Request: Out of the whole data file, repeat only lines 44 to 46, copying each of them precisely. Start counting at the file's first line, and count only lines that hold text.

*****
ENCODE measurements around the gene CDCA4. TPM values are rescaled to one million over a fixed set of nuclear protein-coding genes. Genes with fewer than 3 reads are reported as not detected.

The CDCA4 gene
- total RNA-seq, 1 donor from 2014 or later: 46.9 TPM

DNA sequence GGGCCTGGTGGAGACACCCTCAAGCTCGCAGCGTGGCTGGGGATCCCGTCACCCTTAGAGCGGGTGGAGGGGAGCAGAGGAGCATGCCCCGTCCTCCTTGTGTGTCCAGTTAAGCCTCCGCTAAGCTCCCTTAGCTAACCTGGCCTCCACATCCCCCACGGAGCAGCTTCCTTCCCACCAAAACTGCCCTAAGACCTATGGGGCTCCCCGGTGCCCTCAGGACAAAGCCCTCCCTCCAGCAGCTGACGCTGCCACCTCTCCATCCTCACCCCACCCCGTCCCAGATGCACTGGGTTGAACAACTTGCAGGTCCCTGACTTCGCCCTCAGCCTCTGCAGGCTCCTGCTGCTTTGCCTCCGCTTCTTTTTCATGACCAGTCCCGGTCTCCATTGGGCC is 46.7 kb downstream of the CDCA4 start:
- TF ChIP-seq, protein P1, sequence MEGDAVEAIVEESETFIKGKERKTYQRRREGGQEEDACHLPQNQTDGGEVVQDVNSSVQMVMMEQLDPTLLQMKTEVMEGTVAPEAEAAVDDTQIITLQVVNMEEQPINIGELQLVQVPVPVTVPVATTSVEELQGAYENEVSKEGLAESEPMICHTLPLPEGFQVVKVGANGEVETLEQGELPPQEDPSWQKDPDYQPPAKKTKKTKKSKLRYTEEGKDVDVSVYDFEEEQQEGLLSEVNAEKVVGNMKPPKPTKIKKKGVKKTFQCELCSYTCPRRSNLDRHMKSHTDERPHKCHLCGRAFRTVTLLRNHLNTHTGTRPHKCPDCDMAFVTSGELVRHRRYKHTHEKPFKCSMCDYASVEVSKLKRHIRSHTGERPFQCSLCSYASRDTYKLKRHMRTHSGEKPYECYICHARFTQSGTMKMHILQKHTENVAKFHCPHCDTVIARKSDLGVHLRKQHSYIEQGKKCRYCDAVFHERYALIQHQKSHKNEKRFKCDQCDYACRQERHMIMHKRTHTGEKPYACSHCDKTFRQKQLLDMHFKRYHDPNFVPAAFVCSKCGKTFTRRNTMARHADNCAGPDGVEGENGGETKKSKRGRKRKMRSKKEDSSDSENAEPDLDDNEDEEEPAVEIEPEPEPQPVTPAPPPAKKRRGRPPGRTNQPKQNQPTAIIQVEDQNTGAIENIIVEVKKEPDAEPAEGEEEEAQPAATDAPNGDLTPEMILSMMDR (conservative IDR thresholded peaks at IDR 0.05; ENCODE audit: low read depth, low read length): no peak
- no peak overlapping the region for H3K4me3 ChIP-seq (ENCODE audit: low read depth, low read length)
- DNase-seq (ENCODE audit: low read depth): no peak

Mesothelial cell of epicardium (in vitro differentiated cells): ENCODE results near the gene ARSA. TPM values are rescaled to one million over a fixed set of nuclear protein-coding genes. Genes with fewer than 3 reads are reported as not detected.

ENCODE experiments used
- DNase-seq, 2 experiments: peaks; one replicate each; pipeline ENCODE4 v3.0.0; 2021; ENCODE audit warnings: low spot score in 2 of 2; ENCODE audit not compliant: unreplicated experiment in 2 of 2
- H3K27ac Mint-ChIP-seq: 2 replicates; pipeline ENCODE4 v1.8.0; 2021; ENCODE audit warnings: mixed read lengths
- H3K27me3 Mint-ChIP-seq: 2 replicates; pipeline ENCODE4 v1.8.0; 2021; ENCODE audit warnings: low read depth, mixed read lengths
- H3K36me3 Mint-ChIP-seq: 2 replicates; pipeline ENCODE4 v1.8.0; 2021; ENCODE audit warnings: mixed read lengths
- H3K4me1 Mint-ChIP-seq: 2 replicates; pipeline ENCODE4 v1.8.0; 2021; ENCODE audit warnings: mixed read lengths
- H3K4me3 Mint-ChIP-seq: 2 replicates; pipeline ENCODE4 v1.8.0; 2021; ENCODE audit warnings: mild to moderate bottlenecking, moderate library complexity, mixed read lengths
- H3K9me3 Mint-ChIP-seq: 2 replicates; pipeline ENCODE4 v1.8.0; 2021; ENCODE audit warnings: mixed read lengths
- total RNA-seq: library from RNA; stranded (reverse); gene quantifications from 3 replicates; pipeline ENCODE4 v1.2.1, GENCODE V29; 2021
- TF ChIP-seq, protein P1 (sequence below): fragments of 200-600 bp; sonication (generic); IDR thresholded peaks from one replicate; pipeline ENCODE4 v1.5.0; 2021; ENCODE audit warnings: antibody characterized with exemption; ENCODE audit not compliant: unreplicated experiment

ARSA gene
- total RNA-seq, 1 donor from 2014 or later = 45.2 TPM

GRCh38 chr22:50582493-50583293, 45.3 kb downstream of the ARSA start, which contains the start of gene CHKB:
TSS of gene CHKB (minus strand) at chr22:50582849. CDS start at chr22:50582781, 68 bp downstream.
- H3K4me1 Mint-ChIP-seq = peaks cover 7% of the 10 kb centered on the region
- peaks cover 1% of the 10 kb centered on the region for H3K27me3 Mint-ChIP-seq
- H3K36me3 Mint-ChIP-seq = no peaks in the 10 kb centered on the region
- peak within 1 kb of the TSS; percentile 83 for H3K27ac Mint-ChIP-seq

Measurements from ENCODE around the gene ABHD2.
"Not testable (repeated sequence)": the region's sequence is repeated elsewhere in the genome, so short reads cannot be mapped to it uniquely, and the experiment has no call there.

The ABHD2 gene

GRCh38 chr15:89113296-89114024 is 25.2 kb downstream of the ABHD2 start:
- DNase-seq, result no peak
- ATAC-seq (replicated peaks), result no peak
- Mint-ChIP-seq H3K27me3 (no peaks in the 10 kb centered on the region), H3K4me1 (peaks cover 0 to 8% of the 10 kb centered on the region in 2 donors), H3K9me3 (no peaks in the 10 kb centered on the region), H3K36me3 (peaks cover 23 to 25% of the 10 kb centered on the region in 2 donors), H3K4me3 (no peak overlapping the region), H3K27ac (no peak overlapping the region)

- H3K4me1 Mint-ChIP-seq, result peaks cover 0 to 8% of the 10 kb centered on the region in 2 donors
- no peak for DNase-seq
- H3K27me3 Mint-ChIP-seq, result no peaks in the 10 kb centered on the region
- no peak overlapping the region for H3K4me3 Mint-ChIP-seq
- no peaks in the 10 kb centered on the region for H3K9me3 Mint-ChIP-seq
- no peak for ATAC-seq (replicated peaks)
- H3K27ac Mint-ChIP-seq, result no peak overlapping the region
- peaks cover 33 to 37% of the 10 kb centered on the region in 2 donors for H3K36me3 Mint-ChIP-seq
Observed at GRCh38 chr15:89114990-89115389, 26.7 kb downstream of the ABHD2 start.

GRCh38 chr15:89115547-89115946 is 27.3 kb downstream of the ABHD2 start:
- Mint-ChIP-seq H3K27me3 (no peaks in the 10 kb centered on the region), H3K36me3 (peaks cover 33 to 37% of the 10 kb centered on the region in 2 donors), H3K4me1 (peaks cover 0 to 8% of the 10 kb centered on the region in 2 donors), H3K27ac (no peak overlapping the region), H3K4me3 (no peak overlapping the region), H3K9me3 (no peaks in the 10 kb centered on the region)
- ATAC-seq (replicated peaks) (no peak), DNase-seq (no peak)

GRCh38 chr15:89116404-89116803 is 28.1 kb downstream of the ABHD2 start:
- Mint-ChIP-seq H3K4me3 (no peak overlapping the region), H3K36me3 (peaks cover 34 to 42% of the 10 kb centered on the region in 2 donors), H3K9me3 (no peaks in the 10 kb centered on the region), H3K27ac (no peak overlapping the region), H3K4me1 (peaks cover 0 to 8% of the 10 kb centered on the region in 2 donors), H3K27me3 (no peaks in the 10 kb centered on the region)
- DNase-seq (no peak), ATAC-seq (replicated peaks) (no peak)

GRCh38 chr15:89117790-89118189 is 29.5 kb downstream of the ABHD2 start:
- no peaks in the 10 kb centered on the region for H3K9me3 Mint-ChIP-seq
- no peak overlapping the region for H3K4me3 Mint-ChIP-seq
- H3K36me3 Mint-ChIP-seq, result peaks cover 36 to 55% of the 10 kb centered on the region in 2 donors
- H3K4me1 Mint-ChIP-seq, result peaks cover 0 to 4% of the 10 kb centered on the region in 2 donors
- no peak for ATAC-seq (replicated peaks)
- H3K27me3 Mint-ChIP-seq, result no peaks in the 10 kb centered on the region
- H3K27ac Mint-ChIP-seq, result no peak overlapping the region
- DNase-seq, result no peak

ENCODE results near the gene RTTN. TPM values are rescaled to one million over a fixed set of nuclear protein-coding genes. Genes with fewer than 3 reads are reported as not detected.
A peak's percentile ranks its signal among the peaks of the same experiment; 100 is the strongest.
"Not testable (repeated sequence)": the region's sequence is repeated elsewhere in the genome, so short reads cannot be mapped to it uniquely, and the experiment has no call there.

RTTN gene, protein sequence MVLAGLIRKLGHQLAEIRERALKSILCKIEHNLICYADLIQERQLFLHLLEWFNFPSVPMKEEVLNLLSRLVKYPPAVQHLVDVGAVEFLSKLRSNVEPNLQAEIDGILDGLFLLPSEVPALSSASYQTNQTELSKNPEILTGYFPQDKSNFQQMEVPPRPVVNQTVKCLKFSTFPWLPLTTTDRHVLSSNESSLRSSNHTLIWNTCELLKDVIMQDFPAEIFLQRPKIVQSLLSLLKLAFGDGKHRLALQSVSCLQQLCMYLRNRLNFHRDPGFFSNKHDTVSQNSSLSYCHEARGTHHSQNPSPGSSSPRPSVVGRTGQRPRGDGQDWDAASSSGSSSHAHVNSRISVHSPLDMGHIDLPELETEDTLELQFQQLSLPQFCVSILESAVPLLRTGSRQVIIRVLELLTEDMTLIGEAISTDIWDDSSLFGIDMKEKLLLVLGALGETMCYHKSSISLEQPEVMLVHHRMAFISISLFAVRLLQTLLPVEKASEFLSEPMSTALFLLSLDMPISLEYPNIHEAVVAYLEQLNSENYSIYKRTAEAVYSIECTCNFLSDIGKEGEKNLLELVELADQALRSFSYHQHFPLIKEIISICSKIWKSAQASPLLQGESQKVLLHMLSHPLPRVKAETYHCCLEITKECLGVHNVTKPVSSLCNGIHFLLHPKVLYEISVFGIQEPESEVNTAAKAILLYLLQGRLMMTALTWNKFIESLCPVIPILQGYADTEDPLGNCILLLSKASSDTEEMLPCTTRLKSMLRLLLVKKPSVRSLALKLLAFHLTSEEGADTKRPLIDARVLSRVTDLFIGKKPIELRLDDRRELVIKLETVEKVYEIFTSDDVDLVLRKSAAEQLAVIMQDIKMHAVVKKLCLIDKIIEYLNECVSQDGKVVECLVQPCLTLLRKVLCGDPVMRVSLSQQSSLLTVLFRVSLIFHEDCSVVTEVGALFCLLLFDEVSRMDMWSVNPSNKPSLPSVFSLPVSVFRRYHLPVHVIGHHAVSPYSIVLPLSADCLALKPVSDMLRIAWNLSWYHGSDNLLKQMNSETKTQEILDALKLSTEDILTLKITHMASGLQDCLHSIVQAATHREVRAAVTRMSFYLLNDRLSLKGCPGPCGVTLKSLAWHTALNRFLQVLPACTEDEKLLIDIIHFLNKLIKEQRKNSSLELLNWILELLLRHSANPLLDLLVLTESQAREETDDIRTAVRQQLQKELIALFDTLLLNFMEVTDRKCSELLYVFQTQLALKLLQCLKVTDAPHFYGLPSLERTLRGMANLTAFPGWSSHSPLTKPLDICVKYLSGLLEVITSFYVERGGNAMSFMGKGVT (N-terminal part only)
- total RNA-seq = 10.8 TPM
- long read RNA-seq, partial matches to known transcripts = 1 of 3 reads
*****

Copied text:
- Mint-ChIP-seq H3K27me3 (no peaks in the 10 kb centered on the region), H3K36me3 (peaks cover 33 to 37% of the 10 kb centered on the region in 2 donors), H3K4me1 (peaks cover 0 to 8% of the 10 kb centered on the region in 2 donors), H3K27ac (no peak overlapping the region), H3K4me3 (no peak overlapping the region), H3K9me3 (no peaks in the 10 kb centered on the region)
- ATAC-seq (replicated peaks) (no peak), DNase-seq (no peak)

GRCh38 chr15:89116404-89116803 is 28.1 kb downstream of the ABHD2 start: